South Africa has begun giving free AIDS drugs to patients in five public hospitals in Johannesburg and Pretoria. This is the first step in the long-awaited rollout of a national AIDS treatment program.

All five hospitals are now making the anti-retroviral drugs available to anyone who needs them. Health officials are careful to point out that not everyone with HIV needs the drugs. They are only appropriate for people who have actually started displaying symptoms of AIDS.

Four of the hospitals have already been dispensing anti-retrovirals to a very limited number of patients as part of a national pilot project aimed at testing and refining the administration of the drugs. The fifth is prescribing the lifesaving medicines for the first time.

Provincial health department spokesman Popo Maja says it takes time to get ready for the complex process of prescribing and monitoring anti-retroviral drug therapy.

"We had to do a lot of preparations which included identifying clinicians who will work there, and identifying counselors who will also work there," he said. "Similarly, that is why we do not roll out in all the institutions, we roll out only in those institutions in which we have immediate capacity."

Mr. Maja says the goal is to have the drugs in 23 public hospitals and clinics in Gauteng province by this time next year. Gauteng is the province that includes Johannesburg and Pretoria.

National health officials had hoped to begin dispensing anti-retroviral drugs on a wide scale at the beginning of this year. The original plan called for reaching 53,000 people nationwide by the end of March. But unexpected bureaucratic problems have delayed the government's purchase of the drugs. AIDS treatment activists say only about 2,500 people are so far enrolled in the national treatment program, most of them in the Western Cape province, which started its dispensing anti-retrovirals on its own several years ago.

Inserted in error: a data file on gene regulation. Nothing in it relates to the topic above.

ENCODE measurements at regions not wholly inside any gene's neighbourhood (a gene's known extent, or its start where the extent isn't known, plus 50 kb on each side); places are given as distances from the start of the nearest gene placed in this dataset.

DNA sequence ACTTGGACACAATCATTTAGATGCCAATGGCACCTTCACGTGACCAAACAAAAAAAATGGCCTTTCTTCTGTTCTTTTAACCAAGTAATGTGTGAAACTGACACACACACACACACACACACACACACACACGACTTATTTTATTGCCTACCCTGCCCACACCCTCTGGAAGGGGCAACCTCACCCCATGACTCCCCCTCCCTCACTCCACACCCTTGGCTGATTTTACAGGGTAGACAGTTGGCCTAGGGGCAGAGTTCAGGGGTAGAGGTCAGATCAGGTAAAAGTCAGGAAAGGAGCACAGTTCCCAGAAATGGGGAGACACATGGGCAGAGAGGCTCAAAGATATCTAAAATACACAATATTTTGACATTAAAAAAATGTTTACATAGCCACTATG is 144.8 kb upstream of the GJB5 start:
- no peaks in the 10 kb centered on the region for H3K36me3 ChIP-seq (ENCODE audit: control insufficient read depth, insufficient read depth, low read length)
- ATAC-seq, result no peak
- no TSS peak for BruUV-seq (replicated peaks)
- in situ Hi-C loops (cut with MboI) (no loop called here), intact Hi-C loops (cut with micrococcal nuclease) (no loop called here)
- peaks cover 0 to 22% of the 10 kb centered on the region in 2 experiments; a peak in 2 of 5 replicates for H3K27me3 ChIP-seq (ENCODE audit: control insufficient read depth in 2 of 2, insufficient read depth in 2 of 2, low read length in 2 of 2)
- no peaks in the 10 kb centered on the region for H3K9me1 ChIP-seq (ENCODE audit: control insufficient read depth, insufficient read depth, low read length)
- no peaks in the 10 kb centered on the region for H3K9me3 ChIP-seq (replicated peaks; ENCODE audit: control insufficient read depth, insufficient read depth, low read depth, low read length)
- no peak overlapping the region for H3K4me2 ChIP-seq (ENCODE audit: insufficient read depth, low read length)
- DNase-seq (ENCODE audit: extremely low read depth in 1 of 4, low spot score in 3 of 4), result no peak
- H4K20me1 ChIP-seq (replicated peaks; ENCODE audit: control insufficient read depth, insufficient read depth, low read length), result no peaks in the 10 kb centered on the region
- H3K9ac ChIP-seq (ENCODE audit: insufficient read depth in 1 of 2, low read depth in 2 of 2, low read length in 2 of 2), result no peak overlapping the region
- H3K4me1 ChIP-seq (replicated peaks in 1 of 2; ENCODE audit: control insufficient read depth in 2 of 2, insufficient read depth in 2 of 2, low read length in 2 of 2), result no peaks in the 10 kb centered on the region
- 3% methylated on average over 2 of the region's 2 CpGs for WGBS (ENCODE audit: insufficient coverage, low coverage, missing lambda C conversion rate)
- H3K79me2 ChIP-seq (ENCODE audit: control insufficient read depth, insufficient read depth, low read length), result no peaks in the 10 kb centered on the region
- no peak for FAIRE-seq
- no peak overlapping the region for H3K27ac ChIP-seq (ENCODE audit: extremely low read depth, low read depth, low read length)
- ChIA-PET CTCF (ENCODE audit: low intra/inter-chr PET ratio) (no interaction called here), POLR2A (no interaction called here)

Gauteng Province is South Africa's smallest province but also the richest. Mr. Maja says Gauteng health officials have followed the Western Cape's lead and purchased their anti-retroviral drugs separately, budgeting more than $14 million to pay for the program over the next year.

"Yes, we are using our own procurement systems, while the national is still finalizing the tender for the procurement of drugs," said Popo Maja. "But at the moment we do have drugs available in our institutions that will be providing these anti-retroviral drugs."

The anti-retroviral rollout has been controversial and has taken years to organize.

The activist group known as the Treatment Action Campaign has accused the government of stalling and has threatened to take the national minister of health to court if the drugs are not made available nationwide soon.

Doctors and nurses have largely supported the Treatment Action Campaign's work, saying they are tired of watching their patients die while there are medicines available that could save their lives.

Mr. Maja and several other provincial officials visited two of the hospitals as they began dispensing the medication, and he says health care providers were thrilled to finally get the program off the ground.

"It was quite overwhelming," he said. "There was a lot of excitement, a lot of enthusiasm by clinicians and nurses working there and also counselors. It was really, really great."

Mr. Maja says the patients responded positively to the arrival of the drugs, but were afraid of the media attention and have requested privacy.